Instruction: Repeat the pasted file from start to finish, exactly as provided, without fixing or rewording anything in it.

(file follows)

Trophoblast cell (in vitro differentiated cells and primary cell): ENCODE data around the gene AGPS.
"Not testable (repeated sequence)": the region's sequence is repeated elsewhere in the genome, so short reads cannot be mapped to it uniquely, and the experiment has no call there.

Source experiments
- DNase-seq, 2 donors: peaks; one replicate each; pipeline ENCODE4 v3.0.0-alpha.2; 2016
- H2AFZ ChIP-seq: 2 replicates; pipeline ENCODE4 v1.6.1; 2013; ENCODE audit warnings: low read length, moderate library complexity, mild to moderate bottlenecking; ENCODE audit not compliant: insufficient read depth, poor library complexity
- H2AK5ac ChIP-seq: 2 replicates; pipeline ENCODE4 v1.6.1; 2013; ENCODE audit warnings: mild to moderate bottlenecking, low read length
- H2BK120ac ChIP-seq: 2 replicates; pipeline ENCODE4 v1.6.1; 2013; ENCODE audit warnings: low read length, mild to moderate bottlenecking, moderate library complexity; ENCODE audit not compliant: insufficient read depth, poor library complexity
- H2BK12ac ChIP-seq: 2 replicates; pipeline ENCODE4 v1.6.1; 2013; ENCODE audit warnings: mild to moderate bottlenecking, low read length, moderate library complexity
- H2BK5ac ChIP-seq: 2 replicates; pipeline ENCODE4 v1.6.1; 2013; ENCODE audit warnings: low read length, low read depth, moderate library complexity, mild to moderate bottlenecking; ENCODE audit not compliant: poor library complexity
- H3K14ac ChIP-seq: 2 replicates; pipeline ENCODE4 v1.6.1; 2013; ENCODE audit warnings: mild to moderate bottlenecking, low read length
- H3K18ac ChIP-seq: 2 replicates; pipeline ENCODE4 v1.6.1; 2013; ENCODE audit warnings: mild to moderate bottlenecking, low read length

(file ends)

Trophoblast cell (in vitro differentiated cells and primary cell): ENCODE data around the gene AGPS.
"Not testable (repeated sequence)": the region's sequence is repeated elsewhere in the genome, so short reads cannot be mapped to it uniquely, and the experiment has no call there.

Source experiments
- DNase-seq, 2 donors: peaks; one replicate each; pipeline ENCODE4 v3.0.0-alpha.2; 2016
- H2AFZ ChIP-seq: 2 replicates; pipeline ENCODE4 v1.6.1; 2013; ENCODE audit warnings: low read length, moderate library complexity, mild to moderate bottlenecking; ENCODE audit not compliant: insufficient read depth, poor library complexity
- H2AK5ac ChIP-seq: 2 replicates; pipeline ENCODE4 v1.6.1; 2013; ENCODE audit warnings: mild to moderate bottlenecking, low read length
- H2BK120ac ChIP-seq: 2 replicates; pipeline ENCODE4 v1.6.1; 2013; ENCODE audit warnings: low read length, mild to moderate bottlenecking, moderate library complexity; ENCODE audit not compliant: insufficient read depth, poor library complexity
- H2BK12ac ChIP-seq: 2 replicates; pipeline ENCODE4 v1.6.1; 2013; ENCODE audit warnings: mild to moderate bottlenecking, low read length, moderate library complexity
- H2BK5ac ChIP-seq: 2 replicates; pipeline ENCODE4 v1.6.1; 2013; ENCODE audit warnings: low read length, low read depth, moderate library complexity, mild to moderate bottlenecking; ENCODE audit not compliant: poor library complexity
- H3K14ac ChIP-seq: 2 replicates; pipeline ENCODE4 v1.6.1; 2013; ENCODE audit warnings: mild to moderate bottlenecking, low read length
- H3K18ac ChIP-seq: 2 replicates; pipeline ENCODE4 v1.6.1; 2013; ENCODE audit warnings: mild to moderate bottlenecking, low read length